Mr. X was responsible for a special set of looks and effects for two episodes of the Marvel Disney+ series 'WandaVision', when the main antagonist of the show is revealed as her true self – a powerful, ruthless witch named Agatha Harkness.
She lives in Westview alongside Wanda and Vision, where she is disguised as a housewife and nosy neighbour called Agnes. Agatha is intensely curious and jealous of the powers Wanda wields as the Scarlett Witch, and constantly tries to influence and manipulate her.
But Agatha has a long, dark past. In Salem, Massachusetts, in 1693, the witches of her coven accused Agatha of betraying them, and put her to trial. They magically bind and tie her to a stake as her own mother, also a witch, reads the charges against her – stealing too much knowledge and practising dark magic. As Agatha’s magic was affecting their magic, she and her power had to be destroyed.
The ensuing battle of witches is the main sequence Mr. X’s team was assigned to portray for episodes 109 and 110 of the series. They needed to visualise the various types of magic, flying in every direction, as well as Agatha’s final stroke. During their ceremony, her magic gains strength and ultimately overcomes the other witches with a desiccating, rapid ageing effect. The coven’s death and Agatha’s survival is a critical story point as well.
Mr. X’s VFX supervisor Ralph Maiers said, “This was the first Marvel project I’d worked on, and I thoroughly enjoyed it, including the look development experience. We worked with the show VFX supervisor Tara DeMarco and Marvel’s VFX producer James Alexander, and also took in ideas from the director Matt Shakman on these looks. This collaboration developed because, unusually, the Marvel production team itself hadn’t pre-determined a vision for the sequence looks or character effects, to show specifically what they wanted.”
With Agatha as the dominant witch, Matt wanted a powerful visualisation for both kinds of magic – the beams the witches send out against each other, and the skin desiccation, which was their main challenge. They worked on these together over a 10-month period. In all, they created 165 shots, which were edited down to 152 used in the episodes.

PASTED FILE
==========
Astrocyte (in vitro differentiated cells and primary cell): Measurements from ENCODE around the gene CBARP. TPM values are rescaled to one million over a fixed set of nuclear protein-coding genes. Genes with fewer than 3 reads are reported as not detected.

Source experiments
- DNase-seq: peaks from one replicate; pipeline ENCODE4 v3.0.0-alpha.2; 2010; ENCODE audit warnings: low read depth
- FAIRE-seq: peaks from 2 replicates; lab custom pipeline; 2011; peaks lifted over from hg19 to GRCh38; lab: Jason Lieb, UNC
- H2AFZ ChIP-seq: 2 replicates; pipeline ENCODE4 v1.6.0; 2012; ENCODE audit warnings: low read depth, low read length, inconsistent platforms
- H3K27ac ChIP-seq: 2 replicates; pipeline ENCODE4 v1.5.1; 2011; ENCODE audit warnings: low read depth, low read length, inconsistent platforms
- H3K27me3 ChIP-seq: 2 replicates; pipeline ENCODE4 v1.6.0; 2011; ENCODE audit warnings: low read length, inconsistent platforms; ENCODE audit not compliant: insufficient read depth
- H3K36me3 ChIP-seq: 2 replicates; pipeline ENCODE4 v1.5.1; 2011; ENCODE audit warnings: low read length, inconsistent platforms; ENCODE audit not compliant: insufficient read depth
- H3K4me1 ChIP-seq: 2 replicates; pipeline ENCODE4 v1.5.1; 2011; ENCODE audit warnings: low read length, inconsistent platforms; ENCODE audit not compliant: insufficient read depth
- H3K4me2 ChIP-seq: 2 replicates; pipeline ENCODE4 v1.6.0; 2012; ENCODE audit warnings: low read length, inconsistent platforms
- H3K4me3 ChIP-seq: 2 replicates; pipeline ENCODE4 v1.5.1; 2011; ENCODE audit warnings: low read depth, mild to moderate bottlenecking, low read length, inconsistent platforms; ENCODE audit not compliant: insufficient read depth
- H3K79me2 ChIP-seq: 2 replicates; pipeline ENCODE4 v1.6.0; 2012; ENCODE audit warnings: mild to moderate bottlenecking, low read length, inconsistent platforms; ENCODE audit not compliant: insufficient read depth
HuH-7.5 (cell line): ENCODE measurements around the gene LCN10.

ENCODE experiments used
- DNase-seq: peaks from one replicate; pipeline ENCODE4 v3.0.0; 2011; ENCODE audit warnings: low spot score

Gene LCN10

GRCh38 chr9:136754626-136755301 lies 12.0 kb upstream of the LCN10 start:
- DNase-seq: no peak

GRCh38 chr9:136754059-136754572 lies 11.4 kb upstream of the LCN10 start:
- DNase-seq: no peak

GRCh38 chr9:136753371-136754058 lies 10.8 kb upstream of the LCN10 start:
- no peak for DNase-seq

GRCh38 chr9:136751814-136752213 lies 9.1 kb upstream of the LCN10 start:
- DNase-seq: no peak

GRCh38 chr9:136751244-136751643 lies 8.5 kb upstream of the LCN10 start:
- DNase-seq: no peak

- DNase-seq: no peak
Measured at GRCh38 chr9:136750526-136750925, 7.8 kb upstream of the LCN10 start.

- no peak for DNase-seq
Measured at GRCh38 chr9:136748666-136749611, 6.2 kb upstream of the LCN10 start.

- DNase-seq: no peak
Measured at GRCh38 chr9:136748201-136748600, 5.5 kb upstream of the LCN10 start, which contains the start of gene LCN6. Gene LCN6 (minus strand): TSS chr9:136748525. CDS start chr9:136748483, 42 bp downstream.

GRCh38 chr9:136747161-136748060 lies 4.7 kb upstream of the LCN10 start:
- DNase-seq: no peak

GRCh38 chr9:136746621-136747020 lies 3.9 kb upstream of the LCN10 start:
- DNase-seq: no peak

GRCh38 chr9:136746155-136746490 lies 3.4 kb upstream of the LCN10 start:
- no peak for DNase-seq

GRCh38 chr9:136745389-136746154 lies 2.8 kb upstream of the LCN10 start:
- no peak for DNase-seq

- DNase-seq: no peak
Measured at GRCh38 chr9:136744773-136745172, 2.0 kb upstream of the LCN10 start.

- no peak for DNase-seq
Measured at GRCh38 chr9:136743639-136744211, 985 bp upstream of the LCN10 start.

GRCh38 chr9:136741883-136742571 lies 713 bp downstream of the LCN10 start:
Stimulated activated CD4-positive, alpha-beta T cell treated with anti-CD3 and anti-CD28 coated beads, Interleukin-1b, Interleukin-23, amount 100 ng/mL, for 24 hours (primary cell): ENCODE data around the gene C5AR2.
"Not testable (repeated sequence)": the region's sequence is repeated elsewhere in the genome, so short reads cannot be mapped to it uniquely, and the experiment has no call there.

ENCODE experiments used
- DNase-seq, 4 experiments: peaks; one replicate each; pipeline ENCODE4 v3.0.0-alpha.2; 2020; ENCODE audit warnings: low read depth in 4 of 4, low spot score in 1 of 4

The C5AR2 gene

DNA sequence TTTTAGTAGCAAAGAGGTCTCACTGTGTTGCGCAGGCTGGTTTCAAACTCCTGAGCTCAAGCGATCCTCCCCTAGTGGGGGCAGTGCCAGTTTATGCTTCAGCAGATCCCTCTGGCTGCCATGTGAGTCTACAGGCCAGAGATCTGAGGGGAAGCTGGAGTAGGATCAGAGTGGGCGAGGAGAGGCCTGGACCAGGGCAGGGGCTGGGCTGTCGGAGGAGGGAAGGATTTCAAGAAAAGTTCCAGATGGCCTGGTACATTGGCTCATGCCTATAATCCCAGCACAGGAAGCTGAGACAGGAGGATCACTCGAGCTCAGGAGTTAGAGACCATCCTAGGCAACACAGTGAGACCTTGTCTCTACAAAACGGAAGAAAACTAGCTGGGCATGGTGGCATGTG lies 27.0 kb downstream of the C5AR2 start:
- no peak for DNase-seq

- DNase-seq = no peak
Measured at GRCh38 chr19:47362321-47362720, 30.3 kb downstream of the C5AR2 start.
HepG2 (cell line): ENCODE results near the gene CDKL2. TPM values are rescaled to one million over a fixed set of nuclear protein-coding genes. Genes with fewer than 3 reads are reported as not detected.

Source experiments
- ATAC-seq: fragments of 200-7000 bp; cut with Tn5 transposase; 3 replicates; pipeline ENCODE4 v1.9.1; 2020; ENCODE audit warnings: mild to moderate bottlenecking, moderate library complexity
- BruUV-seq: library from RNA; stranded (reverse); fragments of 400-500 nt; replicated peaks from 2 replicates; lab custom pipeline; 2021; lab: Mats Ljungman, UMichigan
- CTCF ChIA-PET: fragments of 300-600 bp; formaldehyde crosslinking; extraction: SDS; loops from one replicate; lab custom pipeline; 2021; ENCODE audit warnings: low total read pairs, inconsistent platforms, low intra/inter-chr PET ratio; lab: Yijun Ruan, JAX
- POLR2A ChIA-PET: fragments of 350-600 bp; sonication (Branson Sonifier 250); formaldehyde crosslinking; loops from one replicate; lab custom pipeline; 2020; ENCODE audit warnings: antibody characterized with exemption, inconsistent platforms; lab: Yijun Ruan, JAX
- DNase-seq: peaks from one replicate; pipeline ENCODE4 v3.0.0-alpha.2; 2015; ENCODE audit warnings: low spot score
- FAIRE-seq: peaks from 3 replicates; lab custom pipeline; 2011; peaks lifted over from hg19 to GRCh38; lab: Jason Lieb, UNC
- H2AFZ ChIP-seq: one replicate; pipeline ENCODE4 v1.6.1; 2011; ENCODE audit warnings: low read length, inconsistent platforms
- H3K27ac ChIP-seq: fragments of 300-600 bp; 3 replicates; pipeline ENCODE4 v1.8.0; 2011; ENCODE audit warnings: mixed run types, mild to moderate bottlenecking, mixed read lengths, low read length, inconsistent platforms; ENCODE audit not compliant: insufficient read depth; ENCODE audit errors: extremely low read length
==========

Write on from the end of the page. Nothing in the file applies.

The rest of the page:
“For the beams, we started out with a colourful, dreamy look, which migrated to a darker, more tendril-like design as we worked with the team and saw how they worked in the shots. Building them in Maya and Houdini, our look development began with a sine-wave style of motion and feeling, but changed to a twisted effect along a straighter build. We built lots of different options for the geometry and colours – blue for the witches’ beams and purple for Agatha’s – to accommodate changes to storytelling and action," Ralph said.
“The desiccation effects were more of an undertaking, including settling on the final look. Matt was in favour of looks used in horror films but we had to think of the audience, who are Marvel fans. It also needed to work across the whole coven of eight witches – a major look that people would remember from the show. A reference Matt liked was the mummies in ‘Indiana Jones and the Last Crusade’, although using that directly was going to be too scary.”
Still working in Maya and Houdini, they created progressive sculpts representing stages of the transformation from original witch to a desiccated model. Then this transformation, which took about two minutes on-screen to unfold, was animated with rigged blendshapes placed between the sculpts.
Agatha herself needed an inner glow effect, coming from under her skin. One source of inspiration was the glowing aliens from the 1980s sci-fi film ‘Cocoon’. They tried internal lighting for this but, not satisfied with the result, used an interactive texture pass with high, subsurface scattering of interactive light. This approach was more effective because they needed to include veins, arteries, skin pores and so on within the layers of the results.
“The design and development decisions of the ‘WandaVision’ looks were actually affected directly by the pandemic,” said Ralph. “The shoot had started earlier in the year but was interrupted and had to be finished in August. This left little time for the tight, accurate match moves we had been expecting to use to keep enough control when applying our effects. This led to the decision to first remove the flesh from the characters altogether, and work with layers to achieve the correct look.
To be able to break down the characters and control the required elements, and also to create consistent interactive lighting, each of the witches was fully scanned and digital doubles were built and rigged. Agatha was skin-tracked as well in the plates because her glow effects needed to follow her very closely.
Once the team had developed the witch desiccation and were able to control it, they could then use it on a similar but more subtle effect for the skin of the Scarlett Witch, who is Wanda.
Artists were involved at Mr. X’s facilities in both Montreal and Bangalore. During lockdown, the artists, supervisors and the production communicated via Zoom calls, and CineSync sessions were held every couple of weeks. www.mrxfx.com